A new report from BioCity has revealed a “baby boom” of new life science ventures, driven by unprecedented levels of investment.

The UK Life Science Start-Up Report, an in-depth analysis of emerging businesses within the life sciences across the UK, collected, analysed and interpreted data for nearly a decade and a half and found multiple factors behind driving the expansion, but of greatest impact was the emergence of a number of significant venture funds able and willing to make very large investments in early stage businesses.

The report also looked in to the prevalence of life science start-ups in the UK over the past five years and the broader landscape in which they operate to asses the quality, and by analysing the number of start-ups by region, area of scientific focus, funding, investment and university association, created a broad picture of the current health and future of the industry.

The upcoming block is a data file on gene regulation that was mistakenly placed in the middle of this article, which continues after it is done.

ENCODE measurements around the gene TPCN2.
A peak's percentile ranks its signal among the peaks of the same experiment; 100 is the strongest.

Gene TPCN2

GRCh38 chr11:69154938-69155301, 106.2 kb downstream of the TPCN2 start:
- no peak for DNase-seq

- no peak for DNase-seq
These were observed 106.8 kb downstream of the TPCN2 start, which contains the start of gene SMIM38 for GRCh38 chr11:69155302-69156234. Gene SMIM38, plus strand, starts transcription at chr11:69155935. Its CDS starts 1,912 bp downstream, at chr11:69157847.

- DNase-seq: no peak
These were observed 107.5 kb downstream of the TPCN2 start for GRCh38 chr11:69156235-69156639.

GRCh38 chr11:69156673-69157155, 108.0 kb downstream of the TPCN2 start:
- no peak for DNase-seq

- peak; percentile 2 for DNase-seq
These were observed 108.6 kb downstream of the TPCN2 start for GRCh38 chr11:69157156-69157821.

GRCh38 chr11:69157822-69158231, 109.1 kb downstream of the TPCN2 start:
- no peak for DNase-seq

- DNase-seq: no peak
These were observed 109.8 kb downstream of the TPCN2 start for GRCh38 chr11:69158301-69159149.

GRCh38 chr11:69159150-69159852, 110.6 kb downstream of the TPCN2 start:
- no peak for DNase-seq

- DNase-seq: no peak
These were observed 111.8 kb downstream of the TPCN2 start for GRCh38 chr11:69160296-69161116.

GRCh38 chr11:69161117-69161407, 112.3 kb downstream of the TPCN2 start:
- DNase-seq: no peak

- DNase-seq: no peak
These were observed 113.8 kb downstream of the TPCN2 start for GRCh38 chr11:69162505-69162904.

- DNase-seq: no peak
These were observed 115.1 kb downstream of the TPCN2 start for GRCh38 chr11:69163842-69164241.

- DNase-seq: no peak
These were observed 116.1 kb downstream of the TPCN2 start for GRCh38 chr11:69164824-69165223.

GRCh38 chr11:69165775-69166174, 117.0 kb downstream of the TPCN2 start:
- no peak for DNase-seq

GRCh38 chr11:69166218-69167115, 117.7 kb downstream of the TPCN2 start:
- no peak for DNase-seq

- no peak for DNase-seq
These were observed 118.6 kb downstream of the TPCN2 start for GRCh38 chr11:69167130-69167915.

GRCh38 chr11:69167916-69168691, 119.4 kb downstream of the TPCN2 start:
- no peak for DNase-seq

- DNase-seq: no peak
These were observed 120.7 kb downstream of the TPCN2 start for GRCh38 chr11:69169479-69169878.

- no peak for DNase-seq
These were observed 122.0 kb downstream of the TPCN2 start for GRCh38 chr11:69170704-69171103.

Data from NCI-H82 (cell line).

The “baby boom” was found to be thanks in part to a change in the funding landscape, expressed in a four-fold increase to £2.8 billion of investment in early-stage ventures, compared to the previous five-year period. The report documents a rise in the number of global players establishing or sponsoring accelerators and incubators and making investments through their corporate venturing arms.

Both the number of companies starting up and the amount invested in them has “taken off” explained BioCity Chairman and former chief executive officer, Dr Glenn Crocker.

He continued, “We have seen a 50% increase in the number of companies and a four-fold increase in investment going into them; this will likely result in a substantial increase in the demand for space. We estimate that this cohort of businesses alone could require 1.4 million square feet of specialist facilities over the next five years. One consequence of this demand growth is that real estate investors are being increasingly attracted to the sector.”